• By Jeff Mullin | Columnist

The world is full of one-hit wonders, singers or groups whose primary claim to fame is a lone song, a singular tune that catches lightning in a bottle, not to mention the fancy of the music-buying public, and climbs to the upper reaches of the Billboard Hot 100 chart.

  • By Kim Poindexter | CNHI Oklahoma

As I write this, I'm safely ensconced in my office on Friday, and it's kind of quiet in the newsroom. Most folks who work in offices are off the day after Thanksgiving; that's an attractive enough prospect to have caused a number of people to quit the Press over the years and go to work for some branch of the government. Government types always get more days off than private business types.

  • Tahlequah Daily Press

Last Tuesday, two stories on the front page of the Daily Press may have again reminded readers of the opioid epidemic that's sweeping the country, and in particular some of the less affluent states. Oklahoma is among those.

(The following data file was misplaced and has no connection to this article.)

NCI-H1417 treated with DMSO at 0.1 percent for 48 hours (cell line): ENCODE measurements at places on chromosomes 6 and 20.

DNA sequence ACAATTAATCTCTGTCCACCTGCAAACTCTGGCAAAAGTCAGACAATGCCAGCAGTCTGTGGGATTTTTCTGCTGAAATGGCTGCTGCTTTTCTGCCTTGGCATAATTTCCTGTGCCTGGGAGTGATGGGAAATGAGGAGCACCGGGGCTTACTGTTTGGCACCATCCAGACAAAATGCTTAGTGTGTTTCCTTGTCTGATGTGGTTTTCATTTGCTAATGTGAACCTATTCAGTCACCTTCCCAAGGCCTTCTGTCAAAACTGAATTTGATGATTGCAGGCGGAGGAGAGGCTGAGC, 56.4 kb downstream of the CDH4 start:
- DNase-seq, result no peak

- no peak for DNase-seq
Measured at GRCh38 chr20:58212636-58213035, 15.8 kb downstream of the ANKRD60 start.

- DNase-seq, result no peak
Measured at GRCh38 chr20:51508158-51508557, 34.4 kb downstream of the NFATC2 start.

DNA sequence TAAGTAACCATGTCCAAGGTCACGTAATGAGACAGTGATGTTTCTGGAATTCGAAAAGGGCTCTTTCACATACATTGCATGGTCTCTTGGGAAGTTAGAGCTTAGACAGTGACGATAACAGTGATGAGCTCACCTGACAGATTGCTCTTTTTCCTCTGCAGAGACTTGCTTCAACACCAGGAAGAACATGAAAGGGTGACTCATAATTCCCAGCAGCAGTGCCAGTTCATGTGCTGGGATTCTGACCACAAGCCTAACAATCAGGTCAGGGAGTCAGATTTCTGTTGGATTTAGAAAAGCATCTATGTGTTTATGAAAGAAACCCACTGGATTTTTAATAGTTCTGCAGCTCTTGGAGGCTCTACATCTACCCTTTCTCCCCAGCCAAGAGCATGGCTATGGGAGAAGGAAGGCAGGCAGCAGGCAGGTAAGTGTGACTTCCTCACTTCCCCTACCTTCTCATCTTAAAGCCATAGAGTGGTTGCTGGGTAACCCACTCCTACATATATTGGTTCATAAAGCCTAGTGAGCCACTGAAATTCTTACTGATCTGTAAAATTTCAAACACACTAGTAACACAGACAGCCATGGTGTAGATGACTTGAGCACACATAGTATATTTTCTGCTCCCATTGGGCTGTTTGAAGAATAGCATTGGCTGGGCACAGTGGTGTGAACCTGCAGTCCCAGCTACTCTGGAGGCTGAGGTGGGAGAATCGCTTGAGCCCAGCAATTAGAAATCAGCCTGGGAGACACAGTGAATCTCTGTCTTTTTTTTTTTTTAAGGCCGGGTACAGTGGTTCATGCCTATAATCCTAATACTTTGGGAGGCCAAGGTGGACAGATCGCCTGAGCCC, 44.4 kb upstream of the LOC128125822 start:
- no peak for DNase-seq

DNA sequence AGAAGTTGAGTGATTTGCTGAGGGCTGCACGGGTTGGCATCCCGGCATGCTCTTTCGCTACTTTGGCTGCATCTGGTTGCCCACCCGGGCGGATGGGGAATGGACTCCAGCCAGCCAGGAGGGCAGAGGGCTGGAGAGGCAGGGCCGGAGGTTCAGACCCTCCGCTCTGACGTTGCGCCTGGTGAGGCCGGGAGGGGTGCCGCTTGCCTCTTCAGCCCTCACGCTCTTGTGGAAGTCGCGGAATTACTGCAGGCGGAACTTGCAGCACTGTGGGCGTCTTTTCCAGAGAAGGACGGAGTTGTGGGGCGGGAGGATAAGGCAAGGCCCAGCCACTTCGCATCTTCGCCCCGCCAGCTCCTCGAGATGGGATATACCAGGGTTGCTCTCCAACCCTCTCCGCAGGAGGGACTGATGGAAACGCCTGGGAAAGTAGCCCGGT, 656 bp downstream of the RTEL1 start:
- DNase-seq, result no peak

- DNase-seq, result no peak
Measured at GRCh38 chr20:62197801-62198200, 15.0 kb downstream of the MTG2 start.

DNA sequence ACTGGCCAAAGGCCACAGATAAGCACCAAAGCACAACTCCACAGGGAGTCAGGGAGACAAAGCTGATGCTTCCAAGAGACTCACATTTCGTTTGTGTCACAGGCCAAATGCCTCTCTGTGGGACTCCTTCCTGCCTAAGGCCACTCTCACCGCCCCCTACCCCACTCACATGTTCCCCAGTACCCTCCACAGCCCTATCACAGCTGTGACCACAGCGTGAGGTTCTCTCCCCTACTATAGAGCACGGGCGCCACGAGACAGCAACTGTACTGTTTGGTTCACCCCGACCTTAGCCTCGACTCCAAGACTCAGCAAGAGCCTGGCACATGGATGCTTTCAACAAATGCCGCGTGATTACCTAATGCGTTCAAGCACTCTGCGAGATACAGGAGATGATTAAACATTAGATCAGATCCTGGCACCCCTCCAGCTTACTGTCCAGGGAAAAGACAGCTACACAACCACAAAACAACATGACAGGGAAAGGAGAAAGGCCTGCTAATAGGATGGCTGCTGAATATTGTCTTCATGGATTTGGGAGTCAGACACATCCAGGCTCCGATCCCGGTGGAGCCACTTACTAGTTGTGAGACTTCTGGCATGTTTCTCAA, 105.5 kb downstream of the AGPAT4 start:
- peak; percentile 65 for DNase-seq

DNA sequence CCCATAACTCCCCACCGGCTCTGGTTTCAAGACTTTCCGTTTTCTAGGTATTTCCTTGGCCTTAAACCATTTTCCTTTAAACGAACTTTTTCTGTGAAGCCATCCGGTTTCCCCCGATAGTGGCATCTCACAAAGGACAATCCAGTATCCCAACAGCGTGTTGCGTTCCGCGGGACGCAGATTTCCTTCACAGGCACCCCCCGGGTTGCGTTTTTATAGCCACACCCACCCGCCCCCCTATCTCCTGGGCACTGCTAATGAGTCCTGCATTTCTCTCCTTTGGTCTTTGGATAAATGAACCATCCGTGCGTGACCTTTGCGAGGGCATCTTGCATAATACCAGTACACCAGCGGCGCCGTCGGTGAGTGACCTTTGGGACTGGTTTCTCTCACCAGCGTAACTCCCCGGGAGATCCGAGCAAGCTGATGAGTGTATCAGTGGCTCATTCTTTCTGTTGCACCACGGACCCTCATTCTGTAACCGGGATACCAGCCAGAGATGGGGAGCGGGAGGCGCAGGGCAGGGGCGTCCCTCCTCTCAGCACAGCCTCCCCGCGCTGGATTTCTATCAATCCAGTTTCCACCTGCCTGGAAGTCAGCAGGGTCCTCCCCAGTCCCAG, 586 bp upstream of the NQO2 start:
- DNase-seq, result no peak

• James Neal | CNHI News Oklahoma

By refusing to crumble amidst the ruins of a past life, amidst the ashes of past goals and expectations, we have the power to face an uncertain future with certain resolve.

Not only does Cherokee County hold the distinction of being one of the worst in the state for dumping animals, it's also well-known for other types of dumping. And despite the best efforts of environmentalists, there seems to be no end in sight.

  • Dave Ruthenberg | CNHI News Oklahoma

Surely, historians will look back at this point in time and note it as the age of the Delicate Snowflake.

  • By David Christy | CNHI Oklahoma